© AFP Photo / Brendan Smialowski
Chief of Staff Denis McDonough
White House Chief of Staff Denis McDonough is deeply involved in negotiating how much to redact from a classified US Senate probe into the CIA's post-9/11 detention and interrogation program, according to a new report
McDonough is playing a top role in hashing out what will be available to the public upon release of an abbreviated executive summary for the 6,000-page report, Huffington Post reported
citing sources close to the negotiations.
The Senate Intelligence Committee's $40 million investigation into the Central Intelligence Agency's Rendition, Detention, and Interrogation Program - which was active from September 11, 2001 to 2006 - has found that the spy agency purposely deceived the US Justice Department to attain legal justification for the use of torture techniques, among other findings that resulted in the report, completed from March 2009 to December 2012. Of that investigative report, the public will only see a 500-page, partially-redacted executive summary that is in the process of declassification.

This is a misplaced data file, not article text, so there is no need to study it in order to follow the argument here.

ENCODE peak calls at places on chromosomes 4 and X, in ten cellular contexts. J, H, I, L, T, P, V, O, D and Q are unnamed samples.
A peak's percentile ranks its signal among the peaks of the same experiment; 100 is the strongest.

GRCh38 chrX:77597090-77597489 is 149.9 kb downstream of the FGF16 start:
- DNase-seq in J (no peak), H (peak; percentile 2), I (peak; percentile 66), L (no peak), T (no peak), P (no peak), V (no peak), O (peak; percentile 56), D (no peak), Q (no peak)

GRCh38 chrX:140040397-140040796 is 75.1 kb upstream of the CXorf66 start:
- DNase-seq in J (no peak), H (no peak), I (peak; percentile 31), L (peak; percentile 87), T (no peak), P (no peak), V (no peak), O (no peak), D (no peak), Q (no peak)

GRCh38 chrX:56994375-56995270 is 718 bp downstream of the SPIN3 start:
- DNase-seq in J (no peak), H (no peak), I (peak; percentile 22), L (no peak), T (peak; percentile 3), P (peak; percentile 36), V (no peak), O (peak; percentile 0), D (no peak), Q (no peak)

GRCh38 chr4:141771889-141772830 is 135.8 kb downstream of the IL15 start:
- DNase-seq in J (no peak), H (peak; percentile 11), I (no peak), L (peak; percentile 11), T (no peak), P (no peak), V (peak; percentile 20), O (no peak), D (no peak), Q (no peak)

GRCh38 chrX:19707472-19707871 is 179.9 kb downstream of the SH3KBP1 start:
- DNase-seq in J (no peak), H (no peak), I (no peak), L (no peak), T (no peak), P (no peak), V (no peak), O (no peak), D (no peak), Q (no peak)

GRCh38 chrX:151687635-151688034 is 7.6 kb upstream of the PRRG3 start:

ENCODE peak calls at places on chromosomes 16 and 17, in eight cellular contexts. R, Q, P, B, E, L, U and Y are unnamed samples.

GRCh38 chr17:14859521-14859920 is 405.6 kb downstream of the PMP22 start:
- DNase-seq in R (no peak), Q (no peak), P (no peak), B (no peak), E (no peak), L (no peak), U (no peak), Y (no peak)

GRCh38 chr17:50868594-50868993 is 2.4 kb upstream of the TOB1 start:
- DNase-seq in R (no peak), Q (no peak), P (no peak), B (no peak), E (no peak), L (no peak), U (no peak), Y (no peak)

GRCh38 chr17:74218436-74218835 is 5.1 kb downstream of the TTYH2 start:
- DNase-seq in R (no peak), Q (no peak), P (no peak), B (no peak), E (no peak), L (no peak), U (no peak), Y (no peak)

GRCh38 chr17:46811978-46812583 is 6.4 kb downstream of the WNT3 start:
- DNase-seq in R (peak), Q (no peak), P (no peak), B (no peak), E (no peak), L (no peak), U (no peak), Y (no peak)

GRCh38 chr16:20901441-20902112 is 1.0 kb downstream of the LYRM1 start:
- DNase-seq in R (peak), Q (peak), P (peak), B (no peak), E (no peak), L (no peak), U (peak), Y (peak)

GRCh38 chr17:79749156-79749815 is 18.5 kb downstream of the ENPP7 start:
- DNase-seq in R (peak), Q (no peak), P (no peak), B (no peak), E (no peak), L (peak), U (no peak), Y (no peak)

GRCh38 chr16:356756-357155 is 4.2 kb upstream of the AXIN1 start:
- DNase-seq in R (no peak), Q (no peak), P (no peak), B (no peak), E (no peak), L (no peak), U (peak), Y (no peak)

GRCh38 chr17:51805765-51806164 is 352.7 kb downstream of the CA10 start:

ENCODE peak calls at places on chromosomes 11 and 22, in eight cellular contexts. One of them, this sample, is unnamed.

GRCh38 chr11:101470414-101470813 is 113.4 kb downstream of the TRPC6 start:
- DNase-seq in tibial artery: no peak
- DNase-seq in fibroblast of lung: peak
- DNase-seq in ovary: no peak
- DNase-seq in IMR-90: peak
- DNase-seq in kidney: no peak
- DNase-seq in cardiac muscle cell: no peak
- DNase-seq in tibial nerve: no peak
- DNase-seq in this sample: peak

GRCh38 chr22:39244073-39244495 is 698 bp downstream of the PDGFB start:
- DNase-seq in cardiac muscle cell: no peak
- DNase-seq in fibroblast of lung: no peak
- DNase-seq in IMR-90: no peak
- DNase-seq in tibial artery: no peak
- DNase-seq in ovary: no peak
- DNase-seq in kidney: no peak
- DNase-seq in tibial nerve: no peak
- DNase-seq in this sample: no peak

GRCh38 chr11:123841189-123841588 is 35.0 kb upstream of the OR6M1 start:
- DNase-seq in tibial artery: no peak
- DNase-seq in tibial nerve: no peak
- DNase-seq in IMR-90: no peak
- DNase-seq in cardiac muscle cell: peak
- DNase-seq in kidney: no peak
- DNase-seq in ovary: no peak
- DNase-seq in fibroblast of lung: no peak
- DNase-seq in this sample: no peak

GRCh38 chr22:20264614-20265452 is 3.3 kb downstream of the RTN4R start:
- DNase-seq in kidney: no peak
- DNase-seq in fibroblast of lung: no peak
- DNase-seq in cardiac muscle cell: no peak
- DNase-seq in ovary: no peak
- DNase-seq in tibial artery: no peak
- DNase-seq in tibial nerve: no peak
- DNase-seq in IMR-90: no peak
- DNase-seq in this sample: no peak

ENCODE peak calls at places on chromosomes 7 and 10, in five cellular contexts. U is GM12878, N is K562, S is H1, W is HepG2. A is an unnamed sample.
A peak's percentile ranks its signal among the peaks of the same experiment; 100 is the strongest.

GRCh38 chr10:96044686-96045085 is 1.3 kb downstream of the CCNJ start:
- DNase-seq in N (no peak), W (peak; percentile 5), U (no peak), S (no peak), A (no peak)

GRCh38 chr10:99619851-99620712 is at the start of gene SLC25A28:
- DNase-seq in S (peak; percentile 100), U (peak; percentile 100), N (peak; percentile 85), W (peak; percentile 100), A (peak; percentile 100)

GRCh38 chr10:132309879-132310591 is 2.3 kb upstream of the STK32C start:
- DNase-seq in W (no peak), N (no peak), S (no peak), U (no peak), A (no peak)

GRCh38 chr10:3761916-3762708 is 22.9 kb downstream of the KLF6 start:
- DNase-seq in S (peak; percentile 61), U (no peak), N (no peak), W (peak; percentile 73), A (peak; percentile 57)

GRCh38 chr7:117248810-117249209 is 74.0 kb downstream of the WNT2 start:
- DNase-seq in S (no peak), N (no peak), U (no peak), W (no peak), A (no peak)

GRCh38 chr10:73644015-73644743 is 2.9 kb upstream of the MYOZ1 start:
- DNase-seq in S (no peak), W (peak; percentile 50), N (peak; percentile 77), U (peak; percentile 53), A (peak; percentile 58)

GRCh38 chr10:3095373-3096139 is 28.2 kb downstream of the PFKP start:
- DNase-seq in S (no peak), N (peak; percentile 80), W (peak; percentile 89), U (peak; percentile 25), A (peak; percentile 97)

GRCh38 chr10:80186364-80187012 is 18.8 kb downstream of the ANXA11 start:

McDonough's involvement may indicate how monumental the tug-of-war
between the Senate committee and the CIA has become during the investigation. The committee has alleged that the CIA has spied on its staff, while the intelligence agency has accused the committee of leaking classified information amid its "inquisition" of the CIA, as one intelligence source described the probe.
The White House did confirm that McDonough was involved in the negotiations, but questions over the nature of his participation were left unanswered.
"We're not going to get into the details of our discussions, but White House officials, including Chief of Staff Denis McDonough, are in regular touch with [Intelligence Committee] leadership on a variety of matters, including to discuss the committee's review of the Bush Administration's rendition, detention and interrogation program, in an effort to help ensure the executive summary is completed and declassified consistent with national security interests," Bernadette Meehan, spokeswoman for the National Security Council, told Huffington Post.